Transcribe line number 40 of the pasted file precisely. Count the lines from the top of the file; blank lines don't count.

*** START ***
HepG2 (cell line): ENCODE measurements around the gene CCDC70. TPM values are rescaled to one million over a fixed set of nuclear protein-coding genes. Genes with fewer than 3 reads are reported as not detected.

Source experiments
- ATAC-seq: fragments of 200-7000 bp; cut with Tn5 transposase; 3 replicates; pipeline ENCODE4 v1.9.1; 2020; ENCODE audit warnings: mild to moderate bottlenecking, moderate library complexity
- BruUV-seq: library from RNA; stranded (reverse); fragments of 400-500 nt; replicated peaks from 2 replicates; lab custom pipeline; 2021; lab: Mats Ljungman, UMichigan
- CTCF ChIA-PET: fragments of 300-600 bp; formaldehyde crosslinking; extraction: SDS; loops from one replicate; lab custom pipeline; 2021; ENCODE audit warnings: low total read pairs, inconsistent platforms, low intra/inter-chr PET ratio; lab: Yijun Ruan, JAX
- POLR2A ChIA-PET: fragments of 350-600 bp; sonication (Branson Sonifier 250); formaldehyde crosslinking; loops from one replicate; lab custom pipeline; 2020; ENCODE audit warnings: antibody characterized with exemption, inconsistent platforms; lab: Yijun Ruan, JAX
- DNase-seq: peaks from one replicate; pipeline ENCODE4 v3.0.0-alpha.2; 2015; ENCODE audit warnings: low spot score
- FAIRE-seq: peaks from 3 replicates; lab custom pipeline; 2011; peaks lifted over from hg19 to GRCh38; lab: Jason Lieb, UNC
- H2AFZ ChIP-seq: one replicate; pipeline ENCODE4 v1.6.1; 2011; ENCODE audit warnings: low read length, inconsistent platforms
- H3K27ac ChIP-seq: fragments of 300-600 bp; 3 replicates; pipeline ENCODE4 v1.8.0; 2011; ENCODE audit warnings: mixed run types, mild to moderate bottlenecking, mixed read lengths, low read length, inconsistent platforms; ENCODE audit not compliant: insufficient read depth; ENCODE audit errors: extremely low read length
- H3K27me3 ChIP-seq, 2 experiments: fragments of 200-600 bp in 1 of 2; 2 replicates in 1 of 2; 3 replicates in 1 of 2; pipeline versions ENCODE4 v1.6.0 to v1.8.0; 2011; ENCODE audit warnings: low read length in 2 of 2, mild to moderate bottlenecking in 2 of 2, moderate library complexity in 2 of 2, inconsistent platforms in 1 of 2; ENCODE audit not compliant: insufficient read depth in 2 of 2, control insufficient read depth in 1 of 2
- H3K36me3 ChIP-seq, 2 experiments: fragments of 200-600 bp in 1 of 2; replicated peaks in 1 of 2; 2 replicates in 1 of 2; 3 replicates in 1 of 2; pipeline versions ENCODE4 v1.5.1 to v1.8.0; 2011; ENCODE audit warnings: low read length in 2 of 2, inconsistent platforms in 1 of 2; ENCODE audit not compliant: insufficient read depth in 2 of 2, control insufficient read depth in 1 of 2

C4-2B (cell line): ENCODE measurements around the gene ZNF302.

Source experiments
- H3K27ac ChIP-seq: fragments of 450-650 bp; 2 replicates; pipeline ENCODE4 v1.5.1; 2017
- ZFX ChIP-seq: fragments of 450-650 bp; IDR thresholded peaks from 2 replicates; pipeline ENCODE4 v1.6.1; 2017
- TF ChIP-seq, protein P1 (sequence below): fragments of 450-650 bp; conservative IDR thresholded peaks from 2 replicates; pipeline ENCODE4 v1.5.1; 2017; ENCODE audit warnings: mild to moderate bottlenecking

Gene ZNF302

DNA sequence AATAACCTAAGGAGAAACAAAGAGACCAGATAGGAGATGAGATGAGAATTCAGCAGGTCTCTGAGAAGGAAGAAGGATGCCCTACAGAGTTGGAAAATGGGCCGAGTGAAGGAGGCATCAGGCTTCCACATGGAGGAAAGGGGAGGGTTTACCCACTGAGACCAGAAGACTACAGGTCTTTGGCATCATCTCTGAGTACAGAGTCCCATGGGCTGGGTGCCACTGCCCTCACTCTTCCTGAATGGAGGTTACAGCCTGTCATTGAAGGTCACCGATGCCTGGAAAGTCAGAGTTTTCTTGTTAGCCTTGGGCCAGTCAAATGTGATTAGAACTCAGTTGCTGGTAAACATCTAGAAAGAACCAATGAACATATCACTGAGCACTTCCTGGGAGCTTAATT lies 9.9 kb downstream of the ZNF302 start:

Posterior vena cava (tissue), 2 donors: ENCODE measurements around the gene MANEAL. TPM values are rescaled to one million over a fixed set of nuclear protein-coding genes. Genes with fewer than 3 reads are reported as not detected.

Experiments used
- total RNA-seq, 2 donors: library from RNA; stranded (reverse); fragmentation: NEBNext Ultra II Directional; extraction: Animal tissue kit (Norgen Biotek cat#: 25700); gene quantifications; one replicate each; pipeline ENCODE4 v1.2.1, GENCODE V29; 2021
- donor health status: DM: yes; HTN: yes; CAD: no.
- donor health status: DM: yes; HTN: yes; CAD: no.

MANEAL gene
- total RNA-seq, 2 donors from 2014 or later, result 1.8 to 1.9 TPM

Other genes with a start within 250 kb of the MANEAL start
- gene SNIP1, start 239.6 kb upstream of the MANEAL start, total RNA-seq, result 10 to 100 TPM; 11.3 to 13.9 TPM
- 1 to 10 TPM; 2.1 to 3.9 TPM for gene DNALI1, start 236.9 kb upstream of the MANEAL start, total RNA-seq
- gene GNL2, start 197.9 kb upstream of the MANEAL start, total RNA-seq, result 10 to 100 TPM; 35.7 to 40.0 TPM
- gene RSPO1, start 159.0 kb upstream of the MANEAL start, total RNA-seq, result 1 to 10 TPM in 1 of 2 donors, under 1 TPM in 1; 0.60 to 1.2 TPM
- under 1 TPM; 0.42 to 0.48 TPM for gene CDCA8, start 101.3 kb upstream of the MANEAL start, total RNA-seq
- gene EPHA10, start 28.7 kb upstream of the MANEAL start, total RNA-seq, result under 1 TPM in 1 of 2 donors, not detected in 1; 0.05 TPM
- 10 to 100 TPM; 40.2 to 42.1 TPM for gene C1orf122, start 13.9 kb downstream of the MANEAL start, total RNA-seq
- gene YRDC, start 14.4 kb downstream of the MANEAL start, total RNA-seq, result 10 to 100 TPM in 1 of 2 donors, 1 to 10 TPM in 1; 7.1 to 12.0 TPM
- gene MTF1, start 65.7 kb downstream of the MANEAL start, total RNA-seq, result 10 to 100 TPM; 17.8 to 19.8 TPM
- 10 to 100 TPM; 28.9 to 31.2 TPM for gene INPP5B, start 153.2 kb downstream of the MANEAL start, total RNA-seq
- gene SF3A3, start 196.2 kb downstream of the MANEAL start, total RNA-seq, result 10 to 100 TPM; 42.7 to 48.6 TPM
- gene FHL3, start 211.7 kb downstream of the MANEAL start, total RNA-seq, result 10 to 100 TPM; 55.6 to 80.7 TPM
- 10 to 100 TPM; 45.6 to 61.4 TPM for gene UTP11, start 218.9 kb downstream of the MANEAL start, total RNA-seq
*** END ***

- 10 to 100 TPM; 45.6 to 61.4 TPM for gene UTP11, start 218.9 kb downstream of the MANEAL start, total RNA-seq